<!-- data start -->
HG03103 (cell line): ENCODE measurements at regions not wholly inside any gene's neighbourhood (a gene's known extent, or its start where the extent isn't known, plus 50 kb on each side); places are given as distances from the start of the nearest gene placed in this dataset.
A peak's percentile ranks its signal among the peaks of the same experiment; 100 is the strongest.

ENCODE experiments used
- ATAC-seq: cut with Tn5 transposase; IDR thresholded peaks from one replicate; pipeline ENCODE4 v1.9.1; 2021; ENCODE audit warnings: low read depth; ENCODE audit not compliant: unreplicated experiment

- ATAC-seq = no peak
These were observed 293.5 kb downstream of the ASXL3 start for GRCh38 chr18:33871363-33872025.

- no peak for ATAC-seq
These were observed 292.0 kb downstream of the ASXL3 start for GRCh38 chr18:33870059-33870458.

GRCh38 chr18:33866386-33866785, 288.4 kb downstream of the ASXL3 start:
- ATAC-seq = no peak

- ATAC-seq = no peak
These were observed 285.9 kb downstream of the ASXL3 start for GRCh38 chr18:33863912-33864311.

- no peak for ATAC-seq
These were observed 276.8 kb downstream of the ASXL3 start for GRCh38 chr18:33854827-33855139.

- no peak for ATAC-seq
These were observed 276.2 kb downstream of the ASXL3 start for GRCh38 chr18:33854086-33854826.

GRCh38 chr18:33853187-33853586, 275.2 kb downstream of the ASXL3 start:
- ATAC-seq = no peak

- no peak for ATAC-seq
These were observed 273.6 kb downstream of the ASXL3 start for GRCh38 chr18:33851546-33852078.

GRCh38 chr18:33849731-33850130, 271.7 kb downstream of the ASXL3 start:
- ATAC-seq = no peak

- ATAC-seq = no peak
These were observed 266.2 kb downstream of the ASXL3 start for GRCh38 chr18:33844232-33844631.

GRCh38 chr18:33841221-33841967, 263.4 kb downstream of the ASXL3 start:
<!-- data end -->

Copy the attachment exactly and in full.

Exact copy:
HG03103 (cell line): ENCODE measurements at regions not wholly inside any gene's neighbourhood (a gene's known extent, or its start where the extent isn't known, plus 50 kb on each side); places are given as distances from the start of the nearest gene placed in this dataset.
A peak's percentile ranks its signal among the peaks of the same experiment; 100 is the strongest.

ENCODE experiments used
- ATAC-seq: cut with Tn5 transposase; IDR thresholded peaks from one replicate; pipeline ENCODE4 v1.9.1; 2021; ENCODE audit warnings: low read depth; ENCODE audit not compliant: unreplicated experiment

- ATAC-seq = no peak
These were observed 293.5 kb downstream of the ASXL3 start for GRCh38 chr18:33871363-33872025.

- no peak for ATAC-seq
These were observed 292.0 kb downstream of the ASXL3 start for GRCh38 chr18:33870059-33870458.

GRCh38 chr18:33866386-33866785, 288.4 kb downstream of the ASXL3 start:
- ATAC-seq = no peak

- ATAC-seq = no peak
These were observed 285.9 kb downstream of the ASXL3 start for GRCh38 chr18:33863912-33864311.

- no peak for ATAC-seq
These were observed 276.8 kb downstream of the ASXL3 start for GRCh38 chr18:33854827-33855139.

- no peak for ATAC-seq
These were observed 276.2 kb downstream of the ASXL3 start for GRCh38 chr18:33854086-33854826.

GRCh38 chr18:33853187-33853586, 275.2 kb downstream of the ASXL3 start:
- ATAC-seq = no peak

- no peak for ATAC-seq
These were observed 273.6 kb downstream of the ASXL3 start for GRCh38 chr18:33851546-33852078.

GRCh38 chr18:33849731-33850130, 271.7 kb downstream of the ASXL3 start:
- ATAC-seq = no peak

- ATAC-seq = no peak
These were observed 266.2 kb downstream of the ASXL3 start for GRCh38 chr18:33844232-33844631.

GRCh38 chr18:33841221-33841967, 263.4 kb downstream of the ASXL3 start: